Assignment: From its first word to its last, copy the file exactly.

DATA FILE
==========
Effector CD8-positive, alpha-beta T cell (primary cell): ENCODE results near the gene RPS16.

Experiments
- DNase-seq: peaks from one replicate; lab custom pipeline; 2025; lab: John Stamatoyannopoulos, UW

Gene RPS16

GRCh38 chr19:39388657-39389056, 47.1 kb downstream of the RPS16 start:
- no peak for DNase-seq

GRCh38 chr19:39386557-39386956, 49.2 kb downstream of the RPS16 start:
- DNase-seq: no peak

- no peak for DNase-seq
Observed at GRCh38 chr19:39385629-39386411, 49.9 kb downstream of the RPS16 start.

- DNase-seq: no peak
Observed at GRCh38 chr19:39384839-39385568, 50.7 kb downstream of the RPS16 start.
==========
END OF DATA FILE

Effector CD8-positive, alpha-beta T cell (primary cell): ENCODE results near the gene RPS16.

Experiments
- DNase-seq: peaks from one replicate; lab custom pipeline; 2025; lab: John Stamatoyannopoulos, UW

Gene RPS16

GRCh38 chr19:39388657-39389056, 47.1 kb downstream of the RPS16 start:
- no peak for DNase-seq

GRCh38 chr19:39386557-39386956, 49.2 kb downstream of the RPS16 start:
- DNase-seq: no peak

- no peak for DNase-seq
Observed at GRCh38 chr19:39385629-39386411, 49.9 kb downstream of the RPS16 start.

- DNase-seq: no peak
Observed at GRCh38 chr19:39384839-39385568, 50.7 kb downstream of the RPS16 start.